I have frequently heard and seen (in instruction manuals) the word "possibilities" used a bit oddly by native speakers of German. It seems to be used where "options" or sometimes "features" is intended. For example:
"This new development left John with only two possibilities (meaning "options"): . . ." etc.
"This product has the following possibilities (meaning "features"):
• Greater capacity
• Faster speeds
• Longer life" etc.
Is there a better way to teach word choice in a situation like this other than simply providing a list of examples? Or is that the best way?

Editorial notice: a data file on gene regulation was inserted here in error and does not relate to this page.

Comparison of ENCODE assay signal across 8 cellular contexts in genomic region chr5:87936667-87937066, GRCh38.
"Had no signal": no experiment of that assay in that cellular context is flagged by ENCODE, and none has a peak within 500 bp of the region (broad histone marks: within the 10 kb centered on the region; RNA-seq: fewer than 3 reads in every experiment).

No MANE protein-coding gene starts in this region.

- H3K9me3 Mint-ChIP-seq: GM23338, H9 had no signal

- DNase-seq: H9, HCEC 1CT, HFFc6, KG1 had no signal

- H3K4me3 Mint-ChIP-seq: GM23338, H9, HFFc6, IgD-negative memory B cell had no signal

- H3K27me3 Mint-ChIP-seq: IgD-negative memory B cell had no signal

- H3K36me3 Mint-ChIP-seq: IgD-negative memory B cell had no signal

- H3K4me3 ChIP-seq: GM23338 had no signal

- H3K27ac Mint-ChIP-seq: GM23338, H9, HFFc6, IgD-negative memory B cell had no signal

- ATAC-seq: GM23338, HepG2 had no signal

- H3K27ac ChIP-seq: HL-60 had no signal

(Addressing American English only.)
Yes, the best way is through experience (which is not the same as giving examples). Experience lets the student relate the use of certain word/phrase with a meaning by themselves. I think reading in English is one of those experiences, and it should be encouraged by teachers. Collocation is an arbitraty thing, but our memory needs to relate it to a certain experience, otherwise it might not fix.